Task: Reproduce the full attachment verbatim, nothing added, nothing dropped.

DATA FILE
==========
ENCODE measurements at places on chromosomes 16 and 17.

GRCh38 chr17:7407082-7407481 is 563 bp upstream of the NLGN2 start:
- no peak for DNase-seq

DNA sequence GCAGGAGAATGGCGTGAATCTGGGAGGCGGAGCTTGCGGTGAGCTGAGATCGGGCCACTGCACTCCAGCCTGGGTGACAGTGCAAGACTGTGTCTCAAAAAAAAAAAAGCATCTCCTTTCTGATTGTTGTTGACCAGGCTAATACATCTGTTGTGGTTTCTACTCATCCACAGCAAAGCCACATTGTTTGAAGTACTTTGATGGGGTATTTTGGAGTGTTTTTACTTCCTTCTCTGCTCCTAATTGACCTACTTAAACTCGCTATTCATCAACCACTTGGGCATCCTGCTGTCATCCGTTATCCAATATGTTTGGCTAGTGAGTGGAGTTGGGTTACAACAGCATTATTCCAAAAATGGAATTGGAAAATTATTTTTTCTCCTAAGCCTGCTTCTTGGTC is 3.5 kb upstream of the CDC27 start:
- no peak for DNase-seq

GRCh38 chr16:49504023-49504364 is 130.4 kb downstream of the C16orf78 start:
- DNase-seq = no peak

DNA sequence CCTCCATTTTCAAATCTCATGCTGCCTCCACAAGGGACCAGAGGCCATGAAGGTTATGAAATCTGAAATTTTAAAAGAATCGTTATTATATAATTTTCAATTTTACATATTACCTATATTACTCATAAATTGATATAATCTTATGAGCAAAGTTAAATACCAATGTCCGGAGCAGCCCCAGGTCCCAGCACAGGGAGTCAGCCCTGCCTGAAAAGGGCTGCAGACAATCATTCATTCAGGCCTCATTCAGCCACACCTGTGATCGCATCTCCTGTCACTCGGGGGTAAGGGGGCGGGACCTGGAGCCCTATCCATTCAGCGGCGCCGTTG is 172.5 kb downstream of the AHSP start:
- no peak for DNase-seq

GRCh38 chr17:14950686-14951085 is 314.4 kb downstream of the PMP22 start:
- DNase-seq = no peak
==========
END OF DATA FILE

ENCODE measurements at places on chromosomes 16 and 17.

GRCh38 chr17:7407082-7407481 is 563 bp upstream of the NLGN2 start:
- no peak for DNase-seq

DNA sequence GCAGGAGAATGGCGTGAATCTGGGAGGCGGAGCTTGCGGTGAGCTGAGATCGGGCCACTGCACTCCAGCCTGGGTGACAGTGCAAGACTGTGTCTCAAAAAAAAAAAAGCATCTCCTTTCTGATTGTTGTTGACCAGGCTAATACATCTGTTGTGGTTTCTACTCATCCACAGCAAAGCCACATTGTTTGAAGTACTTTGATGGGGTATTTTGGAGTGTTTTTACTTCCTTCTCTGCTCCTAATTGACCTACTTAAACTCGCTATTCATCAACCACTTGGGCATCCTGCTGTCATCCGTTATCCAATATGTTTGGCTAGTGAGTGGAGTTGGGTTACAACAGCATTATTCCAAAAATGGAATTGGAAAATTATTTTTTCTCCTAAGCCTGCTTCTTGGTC is 3.5 kb upstream of the CDC27 start:
- no peak for DNase-seq

GRCh38 chr16:49504023-49504364 is 130.4 kb downstream of the C16orf78 start:
- DNase-seq = no peak

DNA sequence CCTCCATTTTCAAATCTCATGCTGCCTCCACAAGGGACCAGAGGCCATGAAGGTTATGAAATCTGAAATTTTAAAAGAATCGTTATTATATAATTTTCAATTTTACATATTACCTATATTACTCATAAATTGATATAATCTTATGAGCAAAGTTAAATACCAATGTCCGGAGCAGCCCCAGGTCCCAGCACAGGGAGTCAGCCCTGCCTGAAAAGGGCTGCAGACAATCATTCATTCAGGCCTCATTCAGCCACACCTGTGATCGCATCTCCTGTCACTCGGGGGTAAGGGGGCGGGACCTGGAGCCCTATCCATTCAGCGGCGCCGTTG is 172.5 kb downstream of the AHSP start:
- no peak for DNase-seq

GRCh38 chr17:14950686-14951085 is 314.4 kb downstream of the PMP22 start:
- DNase-seq = no peak